Apparently lemon curd is a a very old English invention, originally called lemon cheese (I suspect it’s the technique that renders it English/British beacuse, as much as I’d like it to be warm enough here for lemon trees to be native plants, it most certainly is not).
The earliest known appearance of lemon curd in a recipe book was in 1844, in The Lady’s Own Cookery Book by Lady Charlotte Campbell Bury. However its not quite the same recipe we’re now used to for curds (no eggs for a start), it’s more of a version of a fruit fool, left so that as much liquid drains as possible.
Here is Lady Campbell Bury’s original recipe:
Into a quart of thick sweet cream put the juice of three lemons, with the rind finely grated; sweeten it to your taste; beat it very well; then put it into a sieve, with some fine muslin underneath it, and let it stand all night. Next day turn it out, and garnish with preserved orange or marmalade.
Half the above quantity makes a large cheese. Do not beat it till it comes to butter, but only till it is near coming. It is a very pretty dish.
Lemon cheese goes back much further than the 19th century, but I’ve not been able to find an actual recipe book reference listed for it. I wonder if it was actually an experiment and adaption of a curd tart recipe, as these do go back to Tudor times or even earlier. Curd tarts often included lemon when it was possible to get hold of it, probably only in the kitchens of the most richest households in order to show off their travels or trading connections. Modern recipes show a lot of variation and I’ve listed my current favourite.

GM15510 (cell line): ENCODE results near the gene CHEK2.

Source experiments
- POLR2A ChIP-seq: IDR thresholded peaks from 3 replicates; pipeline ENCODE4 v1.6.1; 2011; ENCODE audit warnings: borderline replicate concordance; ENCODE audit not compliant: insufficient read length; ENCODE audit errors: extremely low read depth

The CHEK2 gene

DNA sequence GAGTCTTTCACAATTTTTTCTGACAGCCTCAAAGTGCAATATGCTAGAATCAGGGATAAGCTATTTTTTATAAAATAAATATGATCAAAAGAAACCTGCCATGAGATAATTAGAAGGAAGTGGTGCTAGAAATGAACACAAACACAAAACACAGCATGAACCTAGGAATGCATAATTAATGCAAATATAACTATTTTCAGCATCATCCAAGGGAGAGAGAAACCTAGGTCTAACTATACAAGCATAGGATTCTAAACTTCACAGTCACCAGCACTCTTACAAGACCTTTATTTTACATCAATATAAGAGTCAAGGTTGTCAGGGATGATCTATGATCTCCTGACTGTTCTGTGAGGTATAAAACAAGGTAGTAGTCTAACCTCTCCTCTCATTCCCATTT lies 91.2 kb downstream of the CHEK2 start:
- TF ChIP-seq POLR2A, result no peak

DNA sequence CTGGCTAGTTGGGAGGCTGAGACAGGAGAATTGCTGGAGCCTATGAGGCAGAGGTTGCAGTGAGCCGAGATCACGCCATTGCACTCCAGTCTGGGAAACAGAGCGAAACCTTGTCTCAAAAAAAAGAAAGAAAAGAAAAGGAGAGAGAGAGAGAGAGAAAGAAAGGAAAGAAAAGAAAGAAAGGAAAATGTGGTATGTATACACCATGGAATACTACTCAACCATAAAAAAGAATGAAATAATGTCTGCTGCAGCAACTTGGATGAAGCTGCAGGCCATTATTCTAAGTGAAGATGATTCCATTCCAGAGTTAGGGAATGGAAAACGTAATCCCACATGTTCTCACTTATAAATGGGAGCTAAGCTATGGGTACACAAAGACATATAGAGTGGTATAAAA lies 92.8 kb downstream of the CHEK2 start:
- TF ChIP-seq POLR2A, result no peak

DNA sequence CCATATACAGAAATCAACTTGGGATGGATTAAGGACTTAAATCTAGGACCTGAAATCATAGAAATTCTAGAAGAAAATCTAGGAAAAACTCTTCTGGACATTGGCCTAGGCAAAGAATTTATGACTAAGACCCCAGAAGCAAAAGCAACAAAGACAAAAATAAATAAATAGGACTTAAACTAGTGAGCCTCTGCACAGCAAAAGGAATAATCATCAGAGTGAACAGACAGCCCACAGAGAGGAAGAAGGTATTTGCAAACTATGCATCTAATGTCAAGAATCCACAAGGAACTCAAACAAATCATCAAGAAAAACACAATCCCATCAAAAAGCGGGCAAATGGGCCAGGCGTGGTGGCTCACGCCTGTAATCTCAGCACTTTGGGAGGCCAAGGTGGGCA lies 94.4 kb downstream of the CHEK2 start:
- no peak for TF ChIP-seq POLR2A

Lemon curd is a simple custard without milk or cream. It has a smooth consistency, cooling to become spreadable. As it includes eggs and butter, it doesn’t have a long shelf life like a jam or marmalade, which is why it’s not technically classed as a preserve. However, it will keep for up to two weeks in a sterilised jar in the fridge.
As well as a cake filling and the essential ingredient for lemon meringue pie, use lemon curd as a sandwich filling, to fill crêpes or mix it with double cream after it’s been cooled to turn it into a syllabub. It can also be used stirred into a cooled ice cream base and then forzen for an awesome frozen dessert.
I’ve given amounts which fill a small kilner jar about ⅔ full when made (you can see this in the photo). This proved enough for a batch of eight large cupcakes and one medium-sized meringue pie. This can be scaled up, the easiest thing to do is increase by the number of lemons you have.
- Heavy based saucepan
- Balloon whisk
- Jar/bowl (sterilised glass jar if you intend to keep the lemon curd for a while)
- Lemons, large – 2
- Eggs, large – 2 plus one extra yolk
- Unsalted butter at room temperature and chopped into small cubes – 112g
- Granulated sugar to taste – about 300g
Sterilising glass jars
- To do this just put a clean glass jar in the oven at about 130˚C for 20 minutes
- Please use gloves to take the jars out when done!
- Also, if you’re sterilising a Kilner jar, don’t put the rubber seal in the oven; it’ll just melt. Wash these in hand-hot water and leave to dry on a kitchen towel, this should be enough as it’s not actually touching the lemon curd
- Alternatively the hottest setting on your dishwasher – if you use one – will sterilise jars enough for curds and preserves
- Whisk the eggs up lightly in a saucepan and then add all the other ingredients in
- Put it over a medium heat and start to whisk – and don’t stop whisking (this isn’t something you can leave and come back to). If you stop whisking it could end up looking like scrambled eggs!
- Keep whisking until the curd comes together and thickens. As this is a small amount of lemon curd that’s being made it’ll probably only take 4 – 5 minutes
- Once it’s thickened, lower the temperature right down but keep lightly whisking for another few minutes, just to ensure it thickens enough
- Take it off the heat and pour it into a jar or bowl (a sterilised jar if you think you won’t use this immediately)
- Leave somewhere cool to chill and set